November 6, 2016

Dean Torges 1941-2016

On November 4, 2016, Dean Torges crossed the Great Divide. He was a loving husband, father, grandfather and friend and mentor to countless people around the globe. He was a gifted craftsman who would literally hand you the shirt off his back if you chanced to admire it. A number of years ago I shared a memorial written for an elderly friend of mine who had passed and Dean commented that it was the most eloquent valedictory as he had ever read. I share this with you all below, in loving memory of my friend, Dean. — Admin.

To those I leave behind when I go:
Death is nothing at all. It does not really count. I have merely slipped away into the next room. Nothing has happened. Everything remains as it was. I am me, you are you, and the life we lived together is untouched and unchanged. Whatever we were to each other we still are.

Call me by my old familiar name. Speak of me in the easy way you always did. Put no difference in your tone. Wear no forced air of sorrow. Laugh as we always laughed at the jokes we enjoyed together. Play, smile, think of me, pray for me—a little.

Let my name be the household word it always was. Let it be spoken without effort, without the ghost of a shadow upon it. Life means all that it has ever meant, the same as it ever was. There is absolute and unbroken continuity. What is death but an unavoidable incident? Why should I be out of your mind because I am out of your sight?

I am but waiting for you—very near—just around he corner.

All is well.
All my love,
Dean

 

A word about Dean

I’ve known him since boyhood. Dean Torges grew up feral in St. Clairsville, a small town tucked into the folds of eastern Ohio. His father died early and he became the respected companion of gray hunters and sly poachers in battered pick-up trucks, more a part of the seasons than of the town.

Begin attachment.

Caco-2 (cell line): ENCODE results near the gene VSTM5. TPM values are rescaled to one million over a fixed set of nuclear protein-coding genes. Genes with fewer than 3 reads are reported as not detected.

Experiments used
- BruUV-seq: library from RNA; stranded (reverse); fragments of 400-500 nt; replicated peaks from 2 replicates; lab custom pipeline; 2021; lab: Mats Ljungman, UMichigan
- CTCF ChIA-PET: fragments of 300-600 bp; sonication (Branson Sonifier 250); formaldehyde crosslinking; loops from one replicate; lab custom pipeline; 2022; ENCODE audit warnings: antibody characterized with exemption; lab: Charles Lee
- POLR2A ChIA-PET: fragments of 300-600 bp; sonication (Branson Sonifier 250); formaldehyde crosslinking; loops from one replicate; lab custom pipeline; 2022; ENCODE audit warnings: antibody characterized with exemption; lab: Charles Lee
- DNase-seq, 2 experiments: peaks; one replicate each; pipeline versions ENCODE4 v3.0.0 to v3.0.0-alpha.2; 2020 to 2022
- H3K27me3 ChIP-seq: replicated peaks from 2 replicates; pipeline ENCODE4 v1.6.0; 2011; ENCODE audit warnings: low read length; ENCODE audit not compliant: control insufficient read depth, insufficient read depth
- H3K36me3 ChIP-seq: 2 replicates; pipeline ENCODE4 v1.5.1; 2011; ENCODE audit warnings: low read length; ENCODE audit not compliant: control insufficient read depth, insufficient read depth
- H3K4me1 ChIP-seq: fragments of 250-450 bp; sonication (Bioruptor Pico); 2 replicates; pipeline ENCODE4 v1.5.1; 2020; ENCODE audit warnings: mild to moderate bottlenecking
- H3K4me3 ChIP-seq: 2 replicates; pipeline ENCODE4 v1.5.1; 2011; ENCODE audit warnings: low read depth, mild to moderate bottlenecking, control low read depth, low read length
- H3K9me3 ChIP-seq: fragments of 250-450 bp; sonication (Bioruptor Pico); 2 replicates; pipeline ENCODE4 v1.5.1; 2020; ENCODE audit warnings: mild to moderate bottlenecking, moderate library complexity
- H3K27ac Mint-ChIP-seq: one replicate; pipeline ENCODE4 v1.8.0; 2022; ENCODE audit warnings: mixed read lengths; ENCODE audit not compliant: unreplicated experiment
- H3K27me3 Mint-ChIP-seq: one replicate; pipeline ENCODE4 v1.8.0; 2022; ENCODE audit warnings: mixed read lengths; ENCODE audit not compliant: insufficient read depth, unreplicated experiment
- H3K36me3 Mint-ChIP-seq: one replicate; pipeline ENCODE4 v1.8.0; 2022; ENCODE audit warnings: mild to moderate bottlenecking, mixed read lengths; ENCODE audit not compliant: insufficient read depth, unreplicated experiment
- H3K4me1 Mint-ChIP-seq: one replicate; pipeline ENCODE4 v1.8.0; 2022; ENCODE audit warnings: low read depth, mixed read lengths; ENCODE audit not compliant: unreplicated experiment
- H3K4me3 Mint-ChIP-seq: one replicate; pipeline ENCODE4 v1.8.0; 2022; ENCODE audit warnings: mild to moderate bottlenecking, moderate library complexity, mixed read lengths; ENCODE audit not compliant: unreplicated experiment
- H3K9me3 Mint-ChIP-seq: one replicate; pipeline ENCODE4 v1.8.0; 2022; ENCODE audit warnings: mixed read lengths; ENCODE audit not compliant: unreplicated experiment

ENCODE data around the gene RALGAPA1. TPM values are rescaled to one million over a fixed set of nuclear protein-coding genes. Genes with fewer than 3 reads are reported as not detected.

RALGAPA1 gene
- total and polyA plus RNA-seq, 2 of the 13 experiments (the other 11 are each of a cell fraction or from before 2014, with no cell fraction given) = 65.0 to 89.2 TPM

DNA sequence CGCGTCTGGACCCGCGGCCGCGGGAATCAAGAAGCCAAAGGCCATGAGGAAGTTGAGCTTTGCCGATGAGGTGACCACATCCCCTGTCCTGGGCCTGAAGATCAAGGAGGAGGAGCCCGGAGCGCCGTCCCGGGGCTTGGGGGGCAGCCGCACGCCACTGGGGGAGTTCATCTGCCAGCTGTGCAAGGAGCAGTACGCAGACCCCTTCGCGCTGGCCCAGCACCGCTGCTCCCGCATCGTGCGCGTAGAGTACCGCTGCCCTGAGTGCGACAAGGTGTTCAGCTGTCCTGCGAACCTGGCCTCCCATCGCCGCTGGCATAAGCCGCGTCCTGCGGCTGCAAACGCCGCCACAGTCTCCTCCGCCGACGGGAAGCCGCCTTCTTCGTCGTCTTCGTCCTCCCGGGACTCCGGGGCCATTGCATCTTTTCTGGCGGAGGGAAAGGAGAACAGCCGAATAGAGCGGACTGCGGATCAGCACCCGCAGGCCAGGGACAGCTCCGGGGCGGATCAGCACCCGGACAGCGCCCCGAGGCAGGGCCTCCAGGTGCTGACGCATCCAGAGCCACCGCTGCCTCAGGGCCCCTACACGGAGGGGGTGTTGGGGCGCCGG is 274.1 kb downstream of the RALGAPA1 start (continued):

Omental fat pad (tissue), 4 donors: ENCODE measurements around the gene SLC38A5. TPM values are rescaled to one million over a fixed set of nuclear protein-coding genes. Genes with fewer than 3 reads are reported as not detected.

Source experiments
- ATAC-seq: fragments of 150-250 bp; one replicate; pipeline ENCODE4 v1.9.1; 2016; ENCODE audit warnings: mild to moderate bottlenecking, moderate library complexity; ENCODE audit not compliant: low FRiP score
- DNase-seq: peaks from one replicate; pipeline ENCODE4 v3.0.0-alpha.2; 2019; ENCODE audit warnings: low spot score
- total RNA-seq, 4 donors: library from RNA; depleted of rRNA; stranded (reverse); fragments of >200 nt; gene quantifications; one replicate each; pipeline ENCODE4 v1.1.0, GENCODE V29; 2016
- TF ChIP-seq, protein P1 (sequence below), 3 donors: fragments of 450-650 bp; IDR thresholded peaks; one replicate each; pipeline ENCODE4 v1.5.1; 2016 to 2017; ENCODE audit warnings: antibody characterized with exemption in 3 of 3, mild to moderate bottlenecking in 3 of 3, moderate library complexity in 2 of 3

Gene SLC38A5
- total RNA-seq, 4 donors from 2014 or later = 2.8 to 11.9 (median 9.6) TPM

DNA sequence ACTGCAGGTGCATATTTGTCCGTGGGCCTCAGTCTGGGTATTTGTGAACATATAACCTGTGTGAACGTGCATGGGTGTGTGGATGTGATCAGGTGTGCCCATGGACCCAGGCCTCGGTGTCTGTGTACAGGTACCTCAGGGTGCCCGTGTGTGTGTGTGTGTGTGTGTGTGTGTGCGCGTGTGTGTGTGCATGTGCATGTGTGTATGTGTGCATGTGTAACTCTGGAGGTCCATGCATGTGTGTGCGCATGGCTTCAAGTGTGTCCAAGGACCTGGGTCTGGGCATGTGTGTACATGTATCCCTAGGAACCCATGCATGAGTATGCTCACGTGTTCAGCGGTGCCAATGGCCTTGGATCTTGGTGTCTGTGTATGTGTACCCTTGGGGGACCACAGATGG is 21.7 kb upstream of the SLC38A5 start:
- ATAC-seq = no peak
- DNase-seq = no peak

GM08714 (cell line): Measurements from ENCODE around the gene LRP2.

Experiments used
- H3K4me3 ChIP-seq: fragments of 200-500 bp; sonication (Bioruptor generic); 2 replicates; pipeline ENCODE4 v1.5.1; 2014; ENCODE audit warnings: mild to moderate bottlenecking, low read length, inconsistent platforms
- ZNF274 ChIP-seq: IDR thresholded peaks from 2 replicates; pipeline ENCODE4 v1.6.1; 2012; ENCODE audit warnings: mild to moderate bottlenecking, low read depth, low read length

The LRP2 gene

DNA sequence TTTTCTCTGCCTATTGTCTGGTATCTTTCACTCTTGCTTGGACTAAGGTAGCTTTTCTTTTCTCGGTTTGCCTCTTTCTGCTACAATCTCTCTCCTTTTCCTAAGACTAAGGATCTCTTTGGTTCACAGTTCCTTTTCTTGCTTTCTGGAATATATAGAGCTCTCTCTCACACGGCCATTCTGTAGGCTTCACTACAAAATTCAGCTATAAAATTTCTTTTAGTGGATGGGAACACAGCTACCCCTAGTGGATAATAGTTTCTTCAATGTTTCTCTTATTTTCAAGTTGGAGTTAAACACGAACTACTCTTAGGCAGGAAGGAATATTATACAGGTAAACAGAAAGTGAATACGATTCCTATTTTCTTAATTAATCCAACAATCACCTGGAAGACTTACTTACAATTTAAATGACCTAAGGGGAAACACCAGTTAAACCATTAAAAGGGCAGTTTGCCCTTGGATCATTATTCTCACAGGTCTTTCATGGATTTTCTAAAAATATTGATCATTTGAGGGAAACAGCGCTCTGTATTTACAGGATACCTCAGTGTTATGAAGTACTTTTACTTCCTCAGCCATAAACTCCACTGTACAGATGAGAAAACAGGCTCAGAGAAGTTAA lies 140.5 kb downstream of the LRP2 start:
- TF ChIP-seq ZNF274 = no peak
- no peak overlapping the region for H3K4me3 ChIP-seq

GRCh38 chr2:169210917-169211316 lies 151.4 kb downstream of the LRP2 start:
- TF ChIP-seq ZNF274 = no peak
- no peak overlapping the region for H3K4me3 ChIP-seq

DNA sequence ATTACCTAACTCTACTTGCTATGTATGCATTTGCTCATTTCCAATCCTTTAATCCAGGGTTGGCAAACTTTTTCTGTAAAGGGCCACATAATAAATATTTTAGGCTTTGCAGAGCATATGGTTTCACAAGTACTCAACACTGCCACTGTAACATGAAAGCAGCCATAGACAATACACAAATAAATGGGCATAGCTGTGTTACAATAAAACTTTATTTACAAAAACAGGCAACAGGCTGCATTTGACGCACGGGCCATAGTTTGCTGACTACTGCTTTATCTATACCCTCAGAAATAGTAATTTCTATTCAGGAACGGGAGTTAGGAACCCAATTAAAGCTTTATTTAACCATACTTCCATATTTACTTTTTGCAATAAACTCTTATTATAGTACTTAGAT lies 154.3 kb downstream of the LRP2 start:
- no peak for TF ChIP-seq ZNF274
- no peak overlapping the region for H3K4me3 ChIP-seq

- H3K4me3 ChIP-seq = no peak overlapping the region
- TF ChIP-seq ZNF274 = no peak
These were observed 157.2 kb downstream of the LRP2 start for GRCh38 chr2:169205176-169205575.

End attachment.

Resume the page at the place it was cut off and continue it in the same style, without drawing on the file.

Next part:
With the exception of a university education and teaching at Ohio State, he never abandoned that deep-woods parent or the already antiquated life that fit him like a familiar flannel shirt. But he didn't abandon society, either. He took philosophy and literature into the woods, and brought out his own reflections, and an easy, fresh voice of expression.

He stood for a time among the outstanding art woodworkers in American shows. High art and the production business didn't sit comfortably on his shoulders. To an outsider his life seemed to turn away from society, but his friends saw that he was progressing along his own long-laid lines, creating his own doctorate, lengthening his hunts, foraging farther, learning more.

Here is a pivot point: Dean met the wooden bow. He became enthralled by the discipline and beauty of the bow's plainness. It was a tool that demanded skill in its creation and dedication to its use. Once again, returning to old ways wasn't a regression but another step on his personal path. That path has taken him the length and breadth of this country, and to Alaska and Germany, Africa, and Australia, hunting and giving bow-making seminars.

I'm making Dean sound more solemn and respectable than he actually is. He’s charming, yes, but vaguely larcenous and volatile. I would trust him with my life but not my dignity. You’ll meet him yourself through these pages.

Jan Adkins


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